Authentic establishments can be every bit as impressive as their super-fancy or cutting-edge counterparts: a point apparently not lost on the good folks at The Phoenician. While the plain-ish exterior of their Broad Street digs won't necessarily beckon, the friendly service and adept treatment of classic Lebanese dishes will. And once you step inside the restaurant, the exotic allure of decorative fabrics, urns and grape clusters, rich gold and deep-red interior hues, and native background music completes the recipe for a unique and satisfying experience.
Not to be skipped are the simple yet delicious starters that kick things off. Lebni — tangy yogurt drizzled with fruity olive oil, sprinkled with mint and served with a mess of pita chips — is easy to get carried away over. Equally addictive are the briny olives.
With numerous starters, including the likes of falafel, kebbe and hummus, the classics are well covered. Fatayer spinach — baked pastries stuffed with a fragrant medley of spinach, onion and pine nuts — also fall into that category and come recommended.
Kebabs, not surprisingly, rule the entrées, and the shrimp version with peppers and onions is certainly a winner. Not only is the flavor-enhancing sear on the kebabs terrific, there's also the fluffy, almond-studded rice pilaf and the mess of garlicky, tomato-slathered green beans to consider. Best yet, though, the kitchen thoughtfully de-constructs the skewers for easier consumption.
The Phoenician's friendly service, its authentic cuisine and the restaurant's transporting atmosphere all combine to create a tasty, otherworldly package that's a definite standout.
The Black Sheep
901 W. Marshall St., 648-1300; Opened: April 2008; Owners: Amy Hess and Chef Kevin Roberts
Adjacent to VCU in the Carver neighborhood, this diminutive gem counters its small space with big-time comfort and value. Breakfast, lunch and dinner are offered (though they don't open until 9 a.m.), so opportunities abound to enjoy the laid-back, hospitable service and delicious, down-to-earth Southern-inspired offerings. That is, if you manage to beat the hungry crowds. Despite the menus' collective brevity, choosing between their enticing selections can prove challenging. A breakfast-goer, for example, might long deliberate between one of the uniquely varied frittatas and, say, sausage gravy and biscuits. For one editor here, however, it should be noted that handling such a dilemma is quite simple — always go with their "real deal" biscuits. Soups and salads, similarly, flash appeal for lunch but could easily be trumped by one of the gargantuan sandwiches (aptly referred to as battleships instead of subs).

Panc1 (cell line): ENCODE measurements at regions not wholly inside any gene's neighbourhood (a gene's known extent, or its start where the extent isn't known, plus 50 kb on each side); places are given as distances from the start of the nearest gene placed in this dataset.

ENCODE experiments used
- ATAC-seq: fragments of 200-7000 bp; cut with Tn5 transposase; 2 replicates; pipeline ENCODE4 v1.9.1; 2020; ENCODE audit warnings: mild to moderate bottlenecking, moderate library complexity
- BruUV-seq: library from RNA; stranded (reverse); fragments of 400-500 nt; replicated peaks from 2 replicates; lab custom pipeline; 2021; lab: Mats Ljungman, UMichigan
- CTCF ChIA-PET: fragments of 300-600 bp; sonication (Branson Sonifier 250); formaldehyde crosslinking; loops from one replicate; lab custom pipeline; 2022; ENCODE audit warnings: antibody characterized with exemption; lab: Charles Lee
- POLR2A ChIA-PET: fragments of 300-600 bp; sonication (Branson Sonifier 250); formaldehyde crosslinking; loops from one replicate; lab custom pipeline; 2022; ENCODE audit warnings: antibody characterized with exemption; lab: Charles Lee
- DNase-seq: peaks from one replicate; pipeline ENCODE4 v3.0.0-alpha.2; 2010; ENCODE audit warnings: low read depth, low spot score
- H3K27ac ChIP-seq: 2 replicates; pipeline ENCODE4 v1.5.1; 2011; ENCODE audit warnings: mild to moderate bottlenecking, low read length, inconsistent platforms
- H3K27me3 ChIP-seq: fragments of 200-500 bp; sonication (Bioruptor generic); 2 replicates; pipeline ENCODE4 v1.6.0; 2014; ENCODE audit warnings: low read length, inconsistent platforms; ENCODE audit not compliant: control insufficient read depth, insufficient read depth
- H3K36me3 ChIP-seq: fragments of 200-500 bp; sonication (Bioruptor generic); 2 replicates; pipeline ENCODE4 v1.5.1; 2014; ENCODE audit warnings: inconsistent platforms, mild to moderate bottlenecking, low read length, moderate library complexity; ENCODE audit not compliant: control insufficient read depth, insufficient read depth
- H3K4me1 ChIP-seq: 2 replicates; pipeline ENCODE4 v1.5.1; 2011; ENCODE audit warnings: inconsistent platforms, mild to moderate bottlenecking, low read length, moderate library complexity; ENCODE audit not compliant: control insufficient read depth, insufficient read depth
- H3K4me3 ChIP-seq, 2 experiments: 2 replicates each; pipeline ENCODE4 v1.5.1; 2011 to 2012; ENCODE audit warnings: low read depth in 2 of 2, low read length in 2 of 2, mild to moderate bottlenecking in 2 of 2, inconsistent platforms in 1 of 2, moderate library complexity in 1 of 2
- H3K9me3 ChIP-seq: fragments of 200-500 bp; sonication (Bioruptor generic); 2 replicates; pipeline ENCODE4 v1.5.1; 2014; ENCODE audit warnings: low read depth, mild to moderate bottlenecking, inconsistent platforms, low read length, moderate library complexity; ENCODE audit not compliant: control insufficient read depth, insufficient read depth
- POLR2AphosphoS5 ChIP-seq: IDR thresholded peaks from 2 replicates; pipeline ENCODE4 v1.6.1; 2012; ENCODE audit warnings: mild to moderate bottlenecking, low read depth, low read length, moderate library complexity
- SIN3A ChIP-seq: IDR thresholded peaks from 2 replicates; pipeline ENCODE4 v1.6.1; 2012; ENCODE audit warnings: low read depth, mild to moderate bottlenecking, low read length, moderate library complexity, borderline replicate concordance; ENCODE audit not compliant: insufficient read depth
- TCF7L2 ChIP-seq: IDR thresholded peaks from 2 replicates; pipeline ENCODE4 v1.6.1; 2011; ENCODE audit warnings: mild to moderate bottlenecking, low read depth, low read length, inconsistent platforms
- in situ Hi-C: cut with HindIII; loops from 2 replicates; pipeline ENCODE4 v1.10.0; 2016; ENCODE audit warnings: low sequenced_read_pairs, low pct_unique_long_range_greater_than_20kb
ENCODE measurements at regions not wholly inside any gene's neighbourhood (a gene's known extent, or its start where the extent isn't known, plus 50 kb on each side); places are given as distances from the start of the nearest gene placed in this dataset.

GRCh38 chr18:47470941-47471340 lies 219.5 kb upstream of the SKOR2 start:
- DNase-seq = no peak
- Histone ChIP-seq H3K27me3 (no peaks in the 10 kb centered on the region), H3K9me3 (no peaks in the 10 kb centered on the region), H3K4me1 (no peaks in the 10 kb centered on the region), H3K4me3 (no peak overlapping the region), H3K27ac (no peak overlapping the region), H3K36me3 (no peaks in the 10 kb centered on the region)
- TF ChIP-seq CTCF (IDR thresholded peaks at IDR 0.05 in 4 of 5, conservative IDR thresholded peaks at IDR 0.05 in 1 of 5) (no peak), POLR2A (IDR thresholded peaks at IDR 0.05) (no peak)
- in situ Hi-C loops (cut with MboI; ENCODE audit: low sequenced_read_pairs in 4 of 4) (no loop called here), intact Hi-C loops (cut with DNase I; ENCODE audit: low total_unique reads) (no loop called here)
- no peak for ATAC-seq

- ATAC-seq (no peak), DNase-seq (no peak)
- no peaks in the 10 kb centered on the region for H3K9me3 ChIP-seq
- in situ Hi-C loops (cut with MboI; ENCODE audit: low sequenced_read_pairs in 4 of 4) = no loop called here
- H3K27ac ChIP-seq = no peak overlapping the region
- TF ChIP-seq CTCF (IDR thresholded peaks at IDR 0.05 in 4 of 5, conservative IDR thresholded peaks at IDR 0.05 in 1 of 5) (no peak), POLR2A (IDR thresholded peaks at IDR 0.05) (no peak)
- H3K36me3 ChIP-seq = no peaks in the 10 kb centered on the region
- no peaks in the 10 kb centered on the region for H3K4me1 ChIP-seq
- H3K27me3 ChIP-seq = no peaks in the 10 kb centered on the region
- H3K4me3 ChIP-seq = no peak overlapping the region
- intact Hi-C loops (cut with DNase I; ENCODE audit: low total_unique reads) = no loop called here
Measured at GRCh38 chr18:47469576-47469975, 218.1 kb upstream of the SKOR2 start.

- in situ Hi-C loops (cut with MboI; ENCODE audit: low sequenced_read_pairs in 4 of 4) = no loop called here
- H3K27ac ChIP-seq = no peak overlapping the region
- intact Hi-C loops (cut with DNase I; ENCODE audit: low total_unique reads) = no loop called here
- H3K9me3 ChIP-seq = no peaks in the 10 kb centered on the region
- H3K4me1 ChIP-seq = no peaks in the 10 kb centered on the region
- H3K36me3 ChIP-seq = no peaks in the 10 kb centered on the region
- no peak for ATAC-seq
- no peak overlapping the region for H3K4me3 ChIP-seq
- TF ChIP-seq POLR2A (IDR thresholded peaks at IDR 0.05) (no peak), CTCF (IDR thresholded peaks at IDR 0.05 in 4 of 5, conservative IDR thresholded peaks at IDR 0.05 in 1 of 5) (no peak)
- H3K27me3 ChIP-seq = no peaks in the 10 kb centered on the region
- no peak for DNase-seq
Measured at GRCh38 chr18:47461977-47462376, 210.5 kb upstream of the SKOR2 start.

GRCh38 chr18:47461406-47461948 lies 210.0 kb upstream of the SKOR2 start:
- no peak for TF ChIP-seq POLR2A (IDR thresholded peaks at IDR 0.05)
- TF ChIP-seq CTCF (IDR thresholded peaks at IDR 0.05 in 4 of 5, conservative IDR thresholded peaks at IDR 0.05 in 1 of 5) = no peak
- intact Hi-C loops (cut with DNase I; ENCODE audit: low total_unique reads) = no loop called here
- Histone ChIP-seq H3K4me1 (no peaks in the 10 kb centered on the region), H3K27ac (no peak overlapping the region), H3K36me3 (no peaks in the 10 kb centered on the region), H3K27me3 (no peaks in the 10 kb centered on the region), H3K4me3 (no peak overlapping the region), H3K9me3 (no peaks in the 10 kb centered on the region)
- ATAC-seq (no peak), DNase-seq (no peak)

Dinner poses similar challenges, but not to worry: One seemingly can't go wrong. Down-home chicken and dumplings pairs tender chicken morsels and substantial, bread-like dumplings with a smothering of creamy chicken-sauce goodness. Fish tacos sport generous grilled mahi, a trio of shells, and messes of rice, black beans, guacamole, sour cream and pineapple salsa. Homemade ravioli delivers, too, when stuffed with Swiss chard and ricotta and slathered with both tangy tomato sauce and a white-bean-eggplant purée. Sides are Southern all the way, including bread-and-butter pickled vegetables and deviled eggs. Rich corn pudding — studded with sweet whole corn — serves well as dessert if you can't save room for the pineapple upside-down cake or peanut-butter pie.
When it comes to picking our best new restaurants, we're pretty insistent on getting table service. But a few counter-service establishments tickled our taste buds this year, leading to the inclusion of the following trio of honorable mentions.
2077 Wal-Mart Way, 897-9007
Veteran chef, caterer and barbecue aficionado Tuffy Stone is at it again, and the results are terrific. Visitors here are treated to an open, modern space; hunger-inducing hickory aromas aplenty; and, of course, gobs of fall-off-the-bone-tender barbecue. (We're particularly fond of the beef brisket.) Crisp, lightly dressed coleslaw, as all good versions do, plays the perfect foil. —Martin Gravely
201 W. Seventh St., 527-2867
Full of flavor, Savor is fun and the food is terrific. The café's owner, Ellie Basch, has a long history as a caterer, giving her a deft eye for presentation and a good feel for what people want. Enjoy freshly baked goods, panini, salads and homemade soups Monday through Saturday for breakfast and lunch, or swing by on Wednesday evenings for happy hour. —Susan Early
Sticks Kebob Shop
1700 Willow Lawn Drive, No. 115, 282-7010
A relative newcomer grafted from a pair of Charlottesville parent locations, Sticks features an array of savory, globally inspired kebobs (with accompanying sauces). Choices range from pork loin with African spices to lemon-garlic shrimp. Baklava lovers should dive into Sticks' deliciously sticky version. Sweet, chewy and loaded with dense nut and golden phyllo layers, it rivals pricier versions sampled elsewhere.